Anthony Taylor, Vice President
Major Taylor Bicycling Club of Minnesota
Anthony Taylor is a co-founder of the Major Taylor Bicycling Club of Minnesota, founded in 1999 with the commitment to increase the participation of the African American community in cycling for sport, transportation, and health improvement. He is also a member of the League of American Bicyclists Equity Advisory Council, co-founder and VP of the National Brotherhood of Cyclists, and the founder of Slow Roll Twin Cities. He is actively engaged in partnerships that use active living and the outdoors as a tool to build community, increase personal power, community safety, and improve the wellbeing of our youth and families with a special commitment in historically oppressed communities. He recently served as the Director of Adventures and Equity Programs for the Loppet Foundation and has been a consultant with The Sanneh Foundation, The YMCA of the North, and The Cultural Wellness Center, Minneapolis Park Board, HGA Architects and The DNR at the intersection of equity, the outdoors, youth development, and community development. He currently serves as a member of the AARP Executive Council for AARP MN and was appointed by Gov. Walz to the Governor’s Council on Age-Friendly Minnesota and as a Commissioner on the Metropolitan Council Open Space Commission, responsible for funding and policy in the Regional Park Systems and the founder of Melanin In Motion leading outdoor adventures for BIPOC families and youth. He hopes to support the Alliance in directing the power of its membership in systems change that shows up as increased community agency and equitable public policy.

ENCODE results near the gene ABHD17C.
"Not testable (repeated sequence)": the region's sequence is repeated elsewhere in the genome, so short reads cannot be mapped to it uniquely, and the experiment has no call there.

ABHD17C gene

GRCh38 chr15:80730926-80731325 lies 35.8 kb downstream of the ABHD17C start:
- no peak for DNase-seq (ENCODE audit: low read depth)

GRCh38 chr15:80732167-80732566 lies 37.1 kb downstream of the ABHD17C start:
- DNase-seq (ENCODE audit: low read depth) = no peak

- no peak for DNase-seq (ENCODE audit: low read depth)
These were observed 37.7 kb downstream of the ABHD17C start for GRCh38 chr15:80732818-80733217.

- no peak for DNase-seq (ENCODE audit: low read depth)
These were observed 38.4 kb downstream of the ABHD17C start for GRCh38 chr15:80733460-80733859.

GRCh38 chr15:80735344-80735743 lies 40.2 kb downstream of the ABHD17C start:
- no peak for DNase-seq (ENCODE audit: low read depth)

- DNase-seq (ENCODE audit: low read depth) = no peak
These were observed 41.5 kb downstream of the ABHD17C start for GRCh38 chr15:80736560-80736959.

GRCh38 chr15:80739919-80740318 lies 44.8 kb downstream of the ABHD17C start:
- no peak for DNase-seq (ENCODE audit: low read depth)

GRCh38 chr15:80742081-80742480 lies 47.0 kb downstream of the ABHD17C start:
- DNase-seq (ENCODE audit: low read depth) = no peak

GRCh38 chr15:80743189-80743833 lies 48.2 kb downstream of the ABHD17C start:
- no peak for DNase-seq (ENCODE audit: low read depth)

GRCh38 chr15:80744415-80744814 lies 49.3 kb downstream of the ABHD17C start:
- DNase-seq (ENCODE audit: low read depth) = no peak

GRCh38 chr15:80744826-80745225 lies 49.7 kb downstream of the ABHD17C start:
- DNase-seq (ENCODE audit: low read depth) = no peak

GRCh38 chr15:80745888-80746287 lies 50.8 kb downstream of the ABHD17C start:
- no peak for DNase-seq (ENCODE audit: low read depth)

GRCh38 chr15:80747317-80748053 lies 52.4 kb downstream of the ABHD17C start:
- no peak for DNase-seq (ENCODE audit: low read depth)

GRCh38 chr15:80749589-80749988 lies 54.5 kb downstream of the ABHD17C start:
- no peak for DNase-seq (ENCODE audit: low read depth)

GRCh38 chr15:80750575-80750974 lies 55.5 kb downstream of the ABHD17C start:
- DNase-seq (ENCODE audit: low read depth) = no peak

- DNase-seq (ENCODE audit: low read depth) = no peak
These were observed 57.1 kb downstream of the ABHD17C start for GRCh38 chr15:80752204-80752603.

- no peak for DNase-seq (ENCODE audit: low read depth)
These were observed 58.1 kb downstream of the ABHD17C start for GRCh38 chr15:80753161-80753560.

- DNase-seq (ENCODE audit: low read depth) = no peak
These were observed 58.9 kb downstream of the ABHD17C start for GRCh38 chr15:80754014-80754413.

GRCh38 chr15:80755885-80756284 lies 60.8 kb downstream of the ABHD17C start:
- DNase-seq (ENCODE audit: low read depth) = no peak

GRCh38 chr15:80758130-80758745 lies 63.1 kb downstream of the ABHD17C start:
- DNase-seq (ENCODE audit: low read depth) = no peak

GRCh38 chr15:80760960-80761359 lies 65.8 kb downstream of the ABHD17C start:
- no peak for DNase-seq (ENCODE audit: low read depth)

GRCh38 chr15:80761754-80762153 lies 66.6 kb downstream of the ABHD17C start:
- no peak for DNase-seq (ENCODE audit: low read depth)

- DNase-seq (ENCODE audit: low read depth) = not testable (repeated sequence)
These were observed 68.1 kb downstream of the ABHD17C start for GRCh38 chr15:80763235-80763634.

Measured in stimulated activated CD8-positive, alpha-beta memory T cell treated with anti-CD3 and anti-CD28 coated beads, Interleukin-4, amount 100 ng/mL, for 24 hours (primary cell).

José A. Zayas Caban
Our Streets Minneapolis
José is the Advocacy Director for Our Streets Minneapolis, where he works on developing reparative justice campaigns across the Twin Cities. He is also a 2023 board member at Streets.mn and finished serving as co-convener and Advisory Board member in a climate and mobility justice campaign that aims to increase multimodal transportation and reduce vehicle miles traveled and improve equitable access to transportation infrastructure across the state of Minnesota. In addition, as a 2022— 2023, José is a Mapping Prejudice Project Community Fellow conducting research into the intersections between racial covenants, transportation, housing and land use; a resident at the University of Minnesota Liberal Arts Engagement Hub working on an essay for the upcoming book Human Tolls: Public Histories and Community Responses to Twin Cities’ Freeways; and a McKnight Artist Fellow for his music.